By: Edward Egros


Who Wins the FedExCup?

The PGA Tour will award its tenth FedExCup by week's end. This event has not attracted the same fanfare as majors or even other regular tournaments. The TOUR Championship is held during football season, has only been around for a decade and has a scoring system that has changed even in that short window. Still, with $10,000,000 in bonus money on the line for the winner and the best players of the season in the field, it is worth the exercise of predicting this year's champion.

Historically, there has been little fluctuation when it comes to who wins the FedExCup, based upon his ranking the prior week:

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Seven out of nine winners were ranked 5th or better heading into the final tournament. This trend bodes well for Dustin Johnson, Patrick Reed and Adam Scott. However, seven out of nine won the tournament and went on to capture the cup, so much of this prediction exercise involves who will win at East Lake Golf Club just as much as it does forecasting the rankings afterwards.

The course has a par 70, uses Bermudagrass and is 7,385 yards long. Last year, it was ranked the 17th toughest course by score, out of 52 tournaments (and again, this tournament features only the top 30 ranked players in the FedExCup standings). As for more specific statistics compared with the rest of the Tour:

Driving Distance: 12th shortest (284.2)
Sand Save Percentage: 14th best (53.49%)
Greens in Regulation Percentage: 13th worst (62.1%)
Putting Average: 42nd best (1.742)

So far, nothing suggests this course has unique attributes that golfers have to make major adjustments for. The next step is looking at the strokes gained statistics for the last nine winners of the golf tournament, prior to the BMW Championship:

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Winning this tournament seems to require a complete game, though occasionally winners have had negatives strokes gained statistics in putting or driving. This idea does not necessarily eliminate anyone's chances. However, nearly all of them have needed good to great approach games, which is good news for Adam Scott (1st in SG: Approach the Green) and Hideki Matsuyama (2nd).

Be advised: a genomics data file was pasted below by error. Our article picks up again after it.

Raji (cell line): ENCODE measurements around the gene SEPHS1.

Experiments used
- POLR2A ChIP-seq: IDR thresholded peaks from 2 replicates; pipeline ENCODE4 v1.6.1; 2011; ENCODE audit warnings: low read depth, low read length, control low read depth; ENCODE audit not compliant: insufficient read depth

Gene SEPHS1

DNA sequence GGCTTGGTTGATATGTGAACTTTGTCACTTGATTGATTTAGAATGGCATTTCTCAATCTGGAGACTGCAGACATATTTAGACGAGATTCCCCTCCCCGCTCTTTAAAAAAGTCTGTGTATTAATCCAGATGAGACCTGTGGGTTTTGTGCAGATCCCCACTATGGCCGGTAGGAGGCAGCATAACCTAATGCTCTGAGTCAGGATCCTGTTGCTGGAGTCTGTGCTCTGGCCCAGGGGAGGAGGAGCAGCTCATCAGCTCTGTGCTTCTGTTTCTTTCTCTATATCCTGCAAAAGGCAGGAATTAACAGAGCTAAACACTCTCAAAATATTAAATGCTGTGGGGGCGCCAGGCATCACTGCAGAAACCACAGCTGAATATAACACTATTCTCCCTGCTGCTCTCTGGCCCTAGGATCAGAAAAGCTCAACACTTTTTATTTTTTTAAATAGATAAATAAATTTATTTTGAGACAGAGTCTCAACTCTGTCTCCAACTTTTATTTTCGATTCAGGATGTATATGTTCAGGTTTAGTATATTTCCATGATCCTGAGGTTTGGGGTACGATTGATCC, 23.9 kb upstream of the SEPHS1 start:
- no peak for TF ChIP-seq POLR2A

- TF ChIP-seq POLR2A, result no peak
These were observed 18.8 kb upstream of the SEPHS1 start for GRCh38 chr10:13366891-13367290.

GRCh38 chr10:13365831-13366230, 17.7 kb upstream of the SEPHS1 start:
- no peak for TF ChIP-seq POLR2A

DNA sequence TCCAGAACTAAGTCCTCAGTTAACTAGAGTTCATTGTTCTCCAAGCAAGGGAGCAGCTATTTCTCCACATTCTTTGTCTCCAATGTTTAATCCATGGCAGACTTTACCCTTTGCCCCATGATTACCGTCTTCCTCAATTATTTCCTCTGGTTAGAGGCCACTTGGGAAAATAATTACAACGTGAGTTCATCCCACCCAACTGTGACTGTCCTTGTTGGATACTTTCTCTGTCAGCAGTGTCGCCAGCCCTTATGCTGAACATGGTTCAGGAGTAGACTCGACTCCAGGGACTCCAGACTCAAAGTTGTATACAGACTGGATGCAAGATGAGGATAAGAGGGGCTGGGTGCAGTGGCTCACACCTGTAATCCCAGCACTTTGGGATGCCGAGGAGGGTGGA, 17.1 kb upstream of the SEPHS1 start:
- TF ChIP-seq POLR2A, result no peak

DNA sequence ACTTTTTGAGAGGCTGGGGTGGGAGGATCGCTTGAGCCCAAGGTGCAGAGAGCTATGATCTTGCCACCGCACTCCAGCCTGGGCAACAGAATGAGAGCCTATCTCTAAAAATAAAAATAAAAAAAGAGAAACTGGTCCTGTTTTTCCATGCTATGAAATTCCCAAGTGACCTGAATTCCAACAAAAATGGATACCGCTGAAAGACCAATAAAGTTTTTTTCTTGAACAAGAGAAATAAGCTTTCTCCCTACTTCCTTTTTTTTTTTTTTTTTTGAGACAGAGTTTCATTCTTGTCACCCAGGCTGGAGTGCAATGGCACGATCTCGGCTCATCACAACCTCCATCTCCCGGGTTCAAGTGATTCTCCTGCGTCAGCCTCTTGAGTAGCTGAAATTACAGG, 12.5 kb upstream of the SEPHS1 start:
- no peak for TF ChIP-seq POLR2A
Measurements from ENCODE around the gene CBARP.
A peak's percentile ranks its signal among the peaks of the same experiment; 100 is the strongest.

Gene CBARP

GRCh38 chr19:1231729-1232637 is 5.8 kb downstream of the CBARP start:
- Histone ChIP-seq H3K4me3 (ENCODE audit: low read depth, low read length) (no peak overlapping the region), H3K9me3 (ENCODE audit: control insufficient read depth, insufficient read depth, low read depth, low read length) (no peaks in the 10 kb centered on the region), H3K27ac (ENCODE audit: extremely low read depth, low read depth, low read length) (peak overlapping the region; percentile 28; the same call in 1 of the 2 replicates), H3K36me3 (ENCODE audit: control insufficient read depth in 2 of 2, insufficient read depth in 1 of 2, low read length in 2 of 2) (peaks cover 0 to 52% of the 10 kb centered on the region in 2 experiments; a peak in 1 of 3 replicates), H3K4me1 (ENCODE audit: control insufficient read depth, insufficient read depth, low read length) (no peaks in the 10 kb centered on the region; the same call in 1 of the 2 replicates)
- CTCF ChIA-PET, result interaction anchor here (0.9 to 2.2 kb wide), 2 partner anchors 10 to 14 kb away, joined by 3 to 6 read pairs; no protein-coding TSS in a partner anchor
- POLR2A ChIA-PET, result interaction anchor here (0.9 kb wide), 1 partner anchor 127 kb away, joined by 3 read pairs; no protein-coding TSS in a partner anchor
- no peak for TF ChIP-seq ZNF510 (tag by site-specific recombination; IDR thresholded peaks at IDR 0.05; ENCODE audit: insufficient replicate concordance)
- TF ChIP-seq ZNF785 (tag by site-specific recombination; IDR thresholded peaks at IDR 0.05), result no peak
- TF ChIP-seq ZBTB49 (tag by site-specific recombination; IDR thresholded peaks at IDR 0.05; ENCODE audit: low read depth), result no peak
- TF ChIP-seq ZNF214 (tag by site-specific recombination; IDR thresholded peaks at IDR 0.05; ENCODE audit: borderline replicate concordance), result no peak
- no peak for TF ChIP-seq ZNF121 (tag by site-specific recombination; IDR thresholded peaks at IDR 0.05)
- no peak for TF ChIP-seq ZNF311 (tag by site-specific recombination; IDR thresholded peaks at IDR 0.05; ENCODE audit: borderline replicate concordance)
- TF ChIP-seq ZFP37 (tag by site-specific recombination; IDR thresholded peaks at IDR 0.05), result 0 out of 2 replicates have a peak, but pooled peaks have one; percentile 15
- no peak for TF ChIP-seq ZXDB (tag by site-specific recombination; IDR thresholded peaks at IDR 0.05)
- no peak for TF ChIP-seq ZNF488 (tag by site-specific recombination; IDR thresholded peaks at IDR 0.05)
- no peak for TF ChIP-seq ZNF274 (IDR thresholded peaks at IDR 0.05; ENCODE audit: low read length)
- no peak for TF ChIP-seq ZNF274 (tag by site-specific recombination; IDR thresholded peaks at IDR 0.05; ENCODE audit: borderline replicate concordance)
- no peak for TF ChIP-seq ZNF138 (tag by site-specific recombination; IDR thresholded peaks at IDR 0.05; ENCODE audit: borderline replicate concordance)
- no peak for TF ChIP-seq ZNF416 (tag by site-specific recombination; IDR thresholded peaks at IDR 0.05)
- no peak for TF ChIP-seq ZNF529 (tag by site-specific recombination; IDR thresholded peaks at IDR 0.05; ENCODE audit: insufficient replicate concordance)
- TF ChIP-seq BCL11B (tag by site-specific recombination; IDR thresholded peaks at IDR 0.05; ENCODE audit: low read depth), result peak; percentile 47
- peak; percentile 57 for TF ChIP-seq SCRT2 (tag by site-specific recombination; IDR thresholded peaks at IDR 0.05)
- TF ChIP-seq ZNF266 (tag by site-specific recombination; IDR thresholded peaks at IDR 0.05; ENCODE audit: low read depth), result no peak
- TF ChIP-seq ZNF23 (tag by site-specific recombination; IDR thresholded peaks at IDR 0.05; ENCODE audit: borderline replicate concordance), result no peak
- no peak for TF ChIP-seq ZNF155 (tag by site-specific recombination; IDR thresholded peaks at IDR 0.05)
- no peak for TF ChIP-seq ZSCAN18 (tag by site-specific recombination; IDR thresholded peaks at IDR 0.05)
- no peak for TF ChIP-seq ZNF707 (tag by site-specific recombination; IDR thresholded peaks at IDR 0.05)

Often times the winner has also had a stellar World Golf Ranking, which suggests Jason Day or Dustin Johnson could win everything. Five golfers can win the TOUR Championship and hoist the FedExCup without requiring any help thanks to their point totals: Johnson, Scott, Day, Reed and Paul Casey. Given how important momentum can be for winning any golf tournament, these golfers have many reasons to feel confident about their chances.

This idea is furthered when analyzing how much of an advantage the higher-ranked players have heading into the tournament, relative to the rest of the field. Consider this: after the BMW Championship, a player's points are reset to a new number based upon his ranking (to see the updated point totals,
click here). Resetting scores gives everyone a chance to win the FedExCup, even though it wipes away any commanding leads a golfer may have had leading up to the TOUR Championship. The points earned for where a player finishes at the TOUR Championship can be found here.

One way to look at the probability each golfer has for winning the FedExCup is to look at how resetting points improves or worsens each golfer's chances. The most critical assumption in this exercise is every golfer is of the same quality and has the same abilities, so everyone has an equal opportunity to win; their probability to win the TOUR Championship is 1/30, or 3.33%. But to calculate their chances of winning the FedExCup, after resetting points, requires a more rigorous approach. Using
Monte Carlo simulation, I ran 5,000 tournaments and looked at how many times each golfer finished with the highest point total. Their probabilities can be found here:

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As expected, the lower the ranking, the worse the probability. Also as expected, if you were to draw a function to fit these points, it would be logarithmic (the R^2 is .9536 suggests this function captures almost all of the variation). Dustin Johnson has a significantly better probability to win than second-place golfer Patrick Reed. After Reed, the variation levels off. Still, in this exercise, golfers ranked 1st thru 8th have a better probability of winning than if points were completely erased, and whoever won the TOUR Championship also won the FedExCup.

No matter if you are computing probabilities using golfers of similar skill set, glimpsing at historical results or looking at abilities using advanced quantitative measures, the lesson is clear: likely looking at the top of the points list is where you will find this year's season-long champion.